Genotypic variation of seedlings of wild populations of Cordyline australis (Lomandraceae)

W Harris; RE Beever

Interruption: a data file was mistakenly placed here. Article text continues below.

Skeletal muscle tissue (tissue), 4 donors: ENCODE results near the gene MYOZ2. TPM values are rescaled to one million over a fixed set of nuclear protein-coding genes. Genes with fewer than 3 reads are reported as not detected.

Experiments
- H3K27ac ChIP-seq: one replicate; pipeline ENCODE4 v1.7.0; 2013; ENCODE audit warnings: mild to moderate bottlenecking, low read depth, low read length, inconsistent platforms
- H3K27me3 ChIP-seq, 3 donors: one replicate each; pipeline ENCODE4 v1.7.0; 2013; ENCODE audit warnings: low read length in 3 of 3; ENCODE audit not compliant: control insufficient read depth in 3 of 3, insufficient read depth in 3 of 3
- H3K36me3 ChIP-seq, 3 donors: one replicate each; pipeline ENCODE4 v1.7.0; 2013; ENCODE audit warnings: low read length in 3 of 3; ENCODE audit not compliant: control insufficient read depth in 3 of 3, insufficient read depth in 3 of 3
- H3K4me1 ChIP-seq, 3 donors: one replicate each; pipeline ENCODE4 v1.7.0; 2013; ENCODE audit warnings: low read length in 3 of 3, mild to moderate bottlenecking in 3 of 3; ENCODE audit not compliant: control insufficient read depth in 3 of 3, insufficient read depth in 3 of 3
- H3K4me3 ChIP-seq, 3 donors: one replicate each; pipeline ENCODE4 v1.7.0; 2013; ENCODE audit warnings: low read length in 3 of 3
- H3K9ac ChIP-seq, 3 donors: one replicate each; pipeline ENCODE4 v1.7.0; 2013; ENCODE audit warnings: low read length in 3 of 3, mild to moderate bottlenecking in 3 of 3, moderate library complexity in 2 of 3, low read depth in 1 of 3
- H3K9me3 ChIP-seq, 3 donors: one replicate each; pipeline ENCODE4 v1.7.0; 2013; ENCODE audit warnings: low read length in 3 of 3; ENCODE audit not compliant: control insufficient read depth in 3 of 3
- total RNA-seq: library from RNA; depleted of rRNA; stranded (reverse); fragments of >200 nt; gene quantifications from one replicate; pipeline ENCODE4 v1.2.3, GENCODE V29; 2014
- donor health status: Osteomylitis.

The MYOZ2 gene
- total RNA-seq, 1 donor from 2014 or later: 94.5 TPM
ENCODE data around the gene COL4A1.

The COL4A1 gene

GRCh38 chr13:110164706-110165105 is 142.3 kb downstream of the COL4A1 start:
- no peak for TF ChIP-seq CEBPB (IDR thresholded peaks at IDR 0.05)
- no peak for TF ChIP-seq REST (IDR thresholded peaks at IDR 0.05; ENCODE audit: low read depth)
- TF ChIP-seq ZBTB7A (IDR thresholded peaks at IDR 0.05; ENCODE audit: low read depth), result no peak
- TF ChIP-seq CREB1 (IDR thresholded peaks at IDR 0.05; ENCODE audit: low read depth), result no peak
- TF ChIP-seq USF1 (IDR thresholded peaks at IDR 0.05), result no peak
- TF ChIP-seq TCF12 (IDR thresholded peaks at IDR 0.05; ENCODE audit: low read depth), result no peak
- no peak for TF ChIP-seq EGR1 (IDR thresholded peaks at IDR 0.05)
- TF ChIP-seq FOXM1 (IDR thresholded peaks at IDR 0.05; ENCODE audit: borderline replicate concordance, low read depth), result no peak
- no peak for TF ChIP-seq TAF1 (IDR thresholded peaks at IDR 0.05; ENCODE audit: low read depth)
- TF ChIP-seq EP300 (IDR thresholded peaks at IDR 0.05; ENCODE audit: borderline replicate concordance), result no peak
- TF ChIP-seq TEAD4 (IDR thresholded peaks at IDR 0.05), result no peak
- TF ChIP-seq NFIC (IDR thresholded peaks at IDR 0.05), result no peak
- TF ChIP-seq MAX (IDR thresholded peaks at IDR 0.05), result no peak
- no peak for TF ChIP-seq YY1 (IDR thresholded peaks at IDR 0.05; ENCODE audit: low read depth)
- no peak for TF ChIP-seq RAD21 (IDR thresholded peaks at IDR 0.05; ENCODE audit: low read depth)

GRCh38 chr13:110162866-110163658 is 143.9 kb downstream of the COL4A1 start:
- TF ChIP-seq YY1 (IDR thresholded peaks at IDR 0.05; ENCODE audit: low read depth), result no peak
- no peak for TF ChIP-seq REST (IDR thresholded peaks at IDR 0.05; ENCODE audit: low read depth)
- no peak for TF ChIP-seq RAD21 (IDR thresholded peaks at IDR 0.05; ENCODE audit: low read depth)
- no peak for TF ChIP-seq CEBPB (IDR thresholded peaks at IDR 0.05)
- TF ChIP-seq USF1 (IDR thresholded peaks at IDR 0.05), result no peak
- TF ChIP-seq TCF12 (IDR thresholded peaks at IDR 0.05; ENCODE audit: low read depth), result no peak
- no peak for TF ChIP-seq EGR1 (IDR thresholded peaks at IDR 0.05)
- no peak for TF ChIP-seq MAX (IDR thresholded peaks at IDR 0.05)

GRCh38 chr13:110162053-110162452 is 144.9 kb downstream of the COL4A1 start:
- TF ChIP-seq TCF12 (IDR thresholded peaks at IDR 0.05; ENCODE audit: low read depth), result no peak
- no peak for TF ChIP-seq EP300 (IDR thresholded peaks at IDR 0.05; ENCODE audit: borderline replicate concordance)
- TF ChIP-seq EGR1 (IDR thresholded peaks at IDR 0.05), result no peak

Observations were made on seedlings grown under uniform conditions of 28 wild populations of Cordyline australis (cabbage tree, ti kouka) from a wide latitudinal range in New Zealand and single populations each of C. banksii and C. indivisa. There were highly significant differences in leaf size and shape and in seedling colour between the populations of C. australis. Seedling leaves ofresembled in shape those of the four C. australis populations north of Auckland and one in north-west Nelson, suggestive of possible introgression. C. indivisa seedlings differed markedly in leaf size and shape from the other species. The main trend in the genotypic variation of C. australis was clinal along a north-to-south latitudinal gradient with seedling leaves becoming longer, narrower, and having a higher frequency of red-brown coloration the further south the origin of the population. There were populations that deviated significantly from this latitudinal trend, and their locations suggest geographical foci of variation of C. australis independent of latitude, the distinction of which may have been blurred by disturbances associated with human activity. The adaptive function of the characters measured and how they may function in maintaining the patterns of genotypic variation of C. australis are discussed.

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